Tag Archives: Jewish Culture

Review: Songs for the Butcher’s Daughter

Songs for the Butcher’s Daughter, by Peter Manseau, is a novel that is quite an accomplishment in many aspects, but especially in Maseau’s ability to convey the adversities and horrors of the Russian pogroms at the turn of the twentieth century.

Itsik Malpesh was born in Kishinev during the the Russian pogroms, to a well off family. The events of his birth, as told to him by his mother, are what has shaped his life, and shaped his perception on love. This novel is Itsik’s story, although it reads like a memoir that could be based on an actual person. That is due to the fact that the format includes a novel-within-the-novel, which is part of Manseau’s writing brilliance and creative edge.

Itsik is a poet, and he has considered himself one since he was a young boy. In 1996, he gave his poems, written in Yiddish, to a translator, to be translated into English. The translator is not Jewish. He works at a warehouse that is storing Yiddish books, books of a dying language, a language that is becoming lost within the modern world of the mid 1990s. He reads and speaks Yiddish. He is not Jewish, but has been assumed to be so, and does not reveal the truth about himself in order to try to win the affections of a co-worker named Clara.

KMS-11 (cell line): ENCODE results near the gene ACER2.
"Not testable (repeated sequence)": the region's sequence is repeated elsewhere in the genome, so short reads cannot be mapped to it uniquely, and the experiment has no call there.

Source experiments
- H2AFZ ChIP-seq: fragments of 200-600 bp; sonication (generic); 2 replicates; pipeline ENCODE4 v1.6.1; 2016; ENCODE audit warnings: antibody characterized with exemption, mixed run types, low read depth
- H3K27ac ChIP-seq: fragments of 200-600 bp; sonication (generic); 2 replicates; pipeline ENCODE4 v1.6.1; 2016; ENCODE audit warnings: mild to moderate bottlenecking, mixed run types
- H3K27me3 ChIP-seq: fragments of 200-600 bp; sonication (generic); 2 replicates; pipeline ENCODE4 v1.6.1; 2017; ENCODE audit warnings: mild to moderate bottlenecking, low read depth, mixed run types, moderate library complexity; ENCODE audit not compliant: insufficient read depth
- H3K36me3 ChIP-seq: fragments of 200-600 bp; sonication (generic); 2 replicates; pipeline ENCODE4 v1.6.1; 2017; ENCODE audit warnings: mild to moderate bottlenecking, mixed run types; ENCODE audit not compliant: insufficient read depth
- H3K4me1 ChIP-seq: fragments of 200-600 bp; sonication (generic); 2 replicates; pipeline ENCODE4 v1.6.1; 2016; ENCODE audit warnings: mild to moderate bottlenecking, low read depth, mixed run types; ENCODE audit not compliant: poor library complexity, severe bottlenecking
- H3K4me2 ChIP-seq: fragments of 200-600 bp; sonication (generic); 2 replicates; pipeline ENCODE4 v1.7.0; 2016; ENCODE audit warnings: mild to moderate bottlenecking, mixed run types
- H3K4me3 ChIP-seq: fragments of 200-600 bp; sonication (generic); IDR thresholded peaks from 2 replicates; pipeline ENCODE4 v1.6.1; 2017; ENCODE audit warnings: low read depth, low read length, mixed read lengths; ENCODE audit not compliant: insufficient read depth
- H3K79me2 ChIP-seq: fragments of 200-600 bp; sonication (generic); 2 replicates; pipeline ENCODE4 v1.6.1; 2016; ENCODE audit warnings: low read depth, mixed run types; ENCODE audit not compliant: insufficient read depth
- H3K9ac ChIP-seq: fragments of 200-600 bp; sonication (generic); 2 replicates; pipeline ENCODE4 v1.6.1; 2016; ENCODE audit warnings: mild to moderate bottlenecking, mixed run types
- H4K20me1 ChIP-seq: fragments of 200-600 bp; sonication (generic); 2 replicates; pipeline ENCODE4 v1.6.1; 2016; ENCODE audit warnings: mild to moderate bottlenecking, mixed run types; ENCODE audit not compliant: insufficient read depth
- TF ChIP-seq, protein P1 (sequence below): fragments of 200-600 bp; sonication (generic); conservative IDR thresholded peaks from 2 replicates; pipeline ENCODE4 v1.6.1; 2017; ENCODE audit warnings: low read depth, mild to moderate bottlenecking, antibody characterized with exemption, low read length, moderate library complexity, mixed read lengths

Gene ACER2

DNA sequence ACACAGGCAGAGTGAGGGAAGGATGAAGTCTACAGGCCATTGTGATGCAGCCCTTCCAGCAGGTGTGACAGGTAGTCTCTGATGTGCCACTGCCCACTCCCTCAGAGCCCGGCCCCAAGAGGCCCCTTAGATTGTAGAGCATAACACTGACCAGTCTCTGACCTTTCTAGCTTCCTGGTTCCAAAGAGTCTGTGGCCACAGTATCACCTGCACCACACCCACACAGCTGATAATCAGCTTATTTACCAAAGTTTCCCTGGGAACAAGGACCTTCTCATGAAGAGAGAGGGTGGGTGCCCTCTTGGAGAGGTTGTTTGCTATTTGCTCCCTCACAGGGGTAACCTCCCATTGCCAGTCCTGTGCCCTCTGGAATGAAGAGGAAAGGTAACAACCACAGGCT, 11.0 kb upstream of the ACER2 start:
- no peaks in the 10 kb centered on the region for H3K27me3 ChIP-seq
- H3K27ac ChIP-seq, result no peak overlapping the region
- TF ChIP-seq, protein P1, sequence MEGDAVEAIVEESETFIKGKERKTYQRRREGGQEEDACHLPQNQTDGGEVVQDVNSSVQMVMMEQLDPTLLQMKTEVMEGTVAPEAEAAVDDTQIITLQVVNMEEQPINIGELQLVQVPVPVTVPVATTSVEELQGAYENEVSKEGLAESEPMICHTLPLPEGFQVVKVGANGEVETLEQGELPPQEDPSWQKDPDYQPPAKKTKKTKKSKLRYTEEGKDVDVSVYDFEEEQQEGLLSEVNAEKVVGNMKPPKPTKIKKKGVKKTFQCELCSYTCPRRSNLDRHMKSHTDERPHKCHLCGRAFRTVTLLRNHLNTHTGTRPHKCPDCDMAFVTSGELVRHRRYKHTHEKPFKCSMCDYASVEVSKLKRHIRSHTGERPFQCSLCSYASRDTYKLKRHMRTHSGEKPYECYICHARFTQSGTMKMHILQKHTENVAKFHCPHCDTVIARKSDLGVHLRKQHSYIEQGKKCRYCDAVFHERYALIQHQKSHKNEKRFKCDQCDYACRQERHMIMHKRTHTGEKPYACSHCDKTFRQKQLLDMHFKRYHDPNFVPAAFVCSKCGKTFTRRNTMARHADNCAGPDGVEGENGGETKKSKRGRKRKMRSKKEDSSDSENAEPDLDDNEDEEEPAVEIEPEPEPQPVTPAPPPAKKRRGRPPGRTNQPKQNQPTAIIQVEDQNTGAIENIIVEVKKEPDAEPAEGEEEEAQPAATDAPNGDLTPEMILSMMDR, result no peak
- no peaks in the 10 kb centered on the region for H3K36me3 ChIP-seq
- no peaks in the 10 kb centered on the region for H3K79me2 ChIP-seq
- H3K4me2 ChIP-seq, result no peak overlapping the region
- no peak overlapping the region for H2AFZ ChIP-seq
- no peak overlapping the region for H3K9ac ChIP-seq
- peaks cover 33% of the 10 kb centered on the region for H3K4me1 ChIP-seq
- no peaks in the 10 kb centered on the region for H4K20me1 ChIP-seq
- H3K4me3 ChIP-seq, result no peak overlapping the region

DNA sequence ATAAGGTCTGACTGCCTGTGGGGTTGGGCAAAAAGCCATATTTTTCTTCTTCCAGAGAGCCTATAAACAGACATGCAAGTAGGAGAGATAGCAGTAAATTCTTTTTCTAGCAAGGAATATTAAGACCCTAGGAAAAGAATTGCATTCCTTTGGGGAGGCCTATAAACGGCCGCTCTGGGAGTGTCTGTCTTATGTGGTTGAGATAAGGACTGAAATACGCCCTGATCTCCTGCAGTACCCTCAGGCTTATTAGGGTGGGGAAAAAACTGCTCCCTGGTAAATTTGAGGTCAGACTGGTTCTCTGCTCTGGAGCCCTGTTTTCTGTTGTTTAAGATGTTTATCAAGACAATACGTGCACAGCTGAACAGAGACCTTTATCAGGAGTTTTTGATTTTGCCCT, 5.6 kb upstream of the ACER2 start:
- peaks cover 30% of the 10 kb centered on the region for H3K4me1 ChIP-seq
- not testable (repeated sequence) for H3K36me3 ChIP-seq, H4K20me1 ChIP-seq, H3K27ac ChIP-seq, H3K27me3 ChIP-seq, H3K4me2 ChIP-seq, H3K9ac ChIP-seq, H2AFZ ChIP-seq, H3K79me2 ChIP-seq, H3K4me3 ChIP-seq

Songs for the Butcher’s Daughter has an unusual format, with chapters alternating between “Translator’s Notes”, and Malpesh’s notebooks, “The Memoirs of Itsik Malpesh”. Malpesh’s notebooks details his life story, his love for Sasha, and the people and events that played a major role in his life’s quest towards his bashert, his destiny. He believes that his poems are a masterpiece, and his arrogance shines through the pages. His determination to publish his works, and his steadfastness in keeping the memory of Sasha alive, is the only thing that motivates him. From shoveling goose feathers and excrement from the floor of the down factory, to his learning to read Russian through the tutoring of a fellow yeshiva student, the novel takes Malpesh to Odessa, takes him penniless to New York, and eventually to Baltimore, and with each step, Sasha is at his side, through his poetry.